A laptop from above, showing a baby pressing a key and a dog using the touchpad.
A laptop from above, showing a baby pressing a key and a dog using the touchpad.
Photo by Charles Deluvio on Unsplash

I just wrapped up my first fully virtual four-day design workshop. My neck is sore from staring into the web cam, but I want to share my biggest lessons learned while the experience is fresh in my mind. As someone who is most comfortable running an in-person workshop, I had to learn a lot of new tricks. I hope these tips will help you in your all-remote sessions.

For the workshop, we had three facilitator roles: lead facilitator, tech lead, and attendance lead. My co-facilitator, Ryan, worked tirelessly in the role of tech lead, ensuring templates were ready, setting up…

School girl holding book over head
School girl holding book over head
Photo by Siora Photography on Unsplash

If you’re a parent working from home with school-age kids doing distance learning, you may be cracking open a textbook for the first time in a long time. Of course, the book you’re cracking open requires a user name, password, an understanding of the subject to navigate the table of contents, and the assignment from the teacher in an email or Google Classroom. And, you’ll need serious patience as you navigate the online textbook to find the information, which can be frustratingly hard to locate. At a certain point, you may throw up your hands and just type the question…

The email from high school started, “Dear Mrs. Ward, My name is Sue Green, and I am your daughter’s math teacher. I am reaching out to express my concern about her grade so far, 57%.”

Photo by Spencer Russell on Unsplash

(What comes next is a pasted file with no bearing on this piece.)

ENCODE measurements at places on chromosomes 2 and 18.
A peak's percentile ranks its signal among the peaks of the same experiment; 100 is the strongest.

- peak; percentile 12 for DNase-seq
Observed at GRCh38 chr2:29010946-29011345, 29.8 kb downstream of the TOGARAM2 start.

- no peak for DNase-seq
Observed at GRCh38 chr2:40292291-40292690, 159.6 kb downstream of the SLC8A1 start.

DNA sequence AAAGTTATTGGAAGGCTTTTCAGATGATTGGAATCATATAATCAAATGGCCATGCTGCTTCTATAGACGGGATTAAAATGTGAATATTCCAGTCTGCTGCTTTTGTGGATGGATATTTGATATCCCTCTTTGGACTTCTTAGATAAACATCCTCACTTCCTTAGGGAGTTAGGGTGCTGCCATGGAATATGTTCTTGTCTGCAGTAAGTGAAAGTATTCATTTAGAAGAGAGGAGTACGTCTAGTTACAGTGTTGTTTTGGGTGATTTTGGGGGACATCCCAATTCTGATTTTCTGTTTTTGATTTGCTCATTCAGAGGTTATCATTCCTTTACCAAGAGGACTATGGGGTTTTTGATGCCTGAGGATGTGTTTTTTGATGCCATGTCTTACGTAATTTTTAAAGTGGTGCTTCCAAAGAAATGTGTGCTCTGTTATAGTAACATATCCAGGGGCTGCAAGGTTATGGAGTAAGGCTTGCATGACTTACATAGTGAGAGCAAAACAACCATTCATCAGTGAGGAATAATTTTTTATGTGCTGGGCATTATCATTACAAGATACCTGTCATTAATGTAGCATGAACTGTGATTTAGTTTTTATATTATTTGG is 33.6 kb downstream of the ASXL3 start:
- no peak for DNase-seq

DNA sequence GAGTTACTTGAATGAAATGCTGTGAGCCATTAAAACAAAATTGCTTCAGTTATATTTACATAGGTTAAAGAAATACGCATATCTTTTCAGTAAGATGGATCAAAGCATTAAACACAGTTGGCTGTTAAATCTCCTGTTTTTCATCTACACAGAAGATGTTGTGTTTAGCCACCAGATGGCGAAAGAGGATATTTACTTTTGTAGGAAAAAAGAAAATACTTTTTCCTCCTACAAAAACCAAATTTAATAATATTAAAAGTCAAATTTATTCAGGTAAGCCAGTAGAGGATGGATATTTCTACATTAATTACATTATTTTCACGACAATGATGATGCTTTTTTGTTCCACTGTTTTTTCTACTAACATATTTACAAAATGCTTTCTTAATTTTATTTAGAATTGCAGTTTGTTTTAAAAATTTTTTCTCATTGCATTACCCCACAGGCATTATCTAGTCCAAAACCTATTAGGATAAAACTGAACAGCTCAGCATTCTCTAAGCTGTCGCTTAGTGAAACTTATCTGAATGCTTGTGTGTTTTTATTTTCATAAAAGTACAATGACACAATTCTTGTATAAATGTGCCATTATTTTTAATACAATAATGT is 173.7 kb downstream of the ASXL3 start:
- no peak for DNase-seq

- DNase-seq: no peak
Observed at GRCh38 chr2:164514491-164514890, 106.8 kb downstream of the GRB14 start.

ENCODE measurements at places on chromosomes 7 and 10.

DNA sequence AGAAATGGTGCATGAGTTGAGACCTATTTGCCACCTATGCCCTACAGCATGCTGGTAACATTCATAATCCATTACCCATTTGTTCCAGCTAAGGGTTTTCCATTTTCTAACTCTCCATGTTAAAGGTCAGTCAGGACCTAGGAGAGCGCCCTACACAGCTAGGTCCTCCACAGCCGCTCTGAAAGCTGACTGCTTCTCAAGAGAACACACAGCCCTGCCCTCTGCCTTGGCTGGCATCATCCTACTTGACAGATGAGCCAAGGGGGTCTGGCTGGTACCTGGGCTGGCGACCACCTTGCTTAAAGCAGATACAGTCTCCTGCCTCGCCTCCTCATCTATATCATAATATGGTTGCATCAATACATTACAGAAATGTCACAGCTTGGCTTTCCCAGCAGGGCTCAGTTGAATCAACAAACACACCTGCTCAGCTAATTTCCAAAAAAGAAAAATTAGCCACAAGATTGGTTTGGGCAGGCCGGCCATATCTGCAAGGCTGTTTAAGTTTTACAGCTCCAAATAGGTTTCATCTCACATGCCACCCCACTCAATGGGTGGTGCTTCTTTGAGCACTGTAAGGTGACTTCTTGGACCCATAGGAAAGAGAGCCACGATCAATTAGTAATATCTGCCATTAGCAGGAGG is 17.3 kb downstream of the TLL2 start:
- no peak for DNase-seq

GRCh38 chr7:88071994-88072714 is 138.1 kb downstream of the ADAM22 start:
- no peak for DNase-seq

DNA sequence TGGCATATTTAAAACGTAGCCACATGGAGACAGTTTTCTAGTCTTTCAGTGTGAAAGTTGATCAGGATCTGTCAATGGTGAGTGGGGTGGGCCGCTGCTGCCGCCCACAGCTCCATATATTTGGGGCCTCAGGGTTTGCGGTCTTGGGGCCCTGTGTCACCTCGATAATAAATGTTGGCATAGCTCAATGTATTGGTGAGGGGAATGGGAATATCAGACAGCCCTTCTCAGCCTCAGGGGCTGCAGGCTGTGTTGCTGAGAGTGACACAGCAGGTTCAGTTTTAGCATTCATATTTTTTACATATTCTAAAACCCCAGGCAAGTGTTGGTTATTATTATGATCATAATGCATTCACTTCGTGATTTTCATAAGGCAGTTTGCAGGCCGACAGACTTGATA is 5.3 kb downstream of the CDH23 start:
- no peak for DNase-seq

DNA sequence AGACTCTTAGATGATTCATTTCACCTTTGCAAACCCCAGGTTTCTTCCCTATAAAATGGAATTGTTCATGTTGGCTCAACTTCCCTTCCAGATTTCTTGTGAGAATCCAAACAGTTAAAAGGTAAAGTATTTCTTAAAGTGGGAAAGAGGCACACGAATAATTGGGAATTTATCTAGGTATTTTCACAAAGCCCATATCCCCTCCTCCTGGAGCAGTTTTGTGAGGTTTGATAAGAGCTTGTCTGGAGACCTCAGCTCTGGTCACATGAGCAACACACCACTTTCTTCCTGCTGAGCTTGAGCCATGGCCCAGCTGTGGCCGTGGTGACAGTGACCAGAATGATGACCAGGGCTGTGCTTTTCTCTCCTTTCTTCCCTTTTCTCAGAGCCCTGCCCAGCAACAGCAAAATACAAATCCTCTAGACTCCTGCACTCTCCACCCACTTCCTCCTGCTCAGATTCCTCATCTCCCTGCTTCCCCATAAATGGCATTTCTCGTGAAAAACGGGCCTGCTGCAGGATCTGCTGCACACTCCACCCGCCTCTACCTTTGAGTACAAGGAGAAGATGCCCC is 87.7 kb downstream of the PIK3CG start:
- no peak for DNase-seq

Photo by Spencer Russell on Unsplash
Photo by Spencer Russell on Unsplash

Yes, this is some bad news for a parent. But here is something else to consider. My husband attended Back to School night two months prior and met Ms. Green (not her real name). He was impressed with the way her class was organized. He understood how the class would be taught, her policies and expectations. From all accounts, he had a productive conversation with…

You know the photo print business — holiday cards, photo books, custom calendars. People love to gaze at their loved ones, reflect on good times, and retell their experiences. I enjoy creating a few of these gifts every season, highlighting the best moments of our family’s life together.

Now, what if you could make something new? Instead of your favorite photos from your phone, you made a Family Financial Photo Book to share with your loved ones?

Photo by Ben White on Unsplash

Your financial info is already online and may even be aggregated with services like Personal Capital, so why not take one more step…

At PayPal, we’re training our product development teams to transition from the old top-down roadmap method to the process of continuous discovery. A big part of this transformation requires teams to talk to customers more frequently. With this initiative well underway, now is a great time to share the top tips we’ve found helpful for teams at PayPal when it comes to interviewing customers.

Tip 1: Start with clear goals

This is a great time for the team to ask, “What do we want to learn?” To create clear goals, start by sharing existing knowledge in a meeting or workshop where domain experts are invited to…

Laura Ward

Design the things you want to see in this world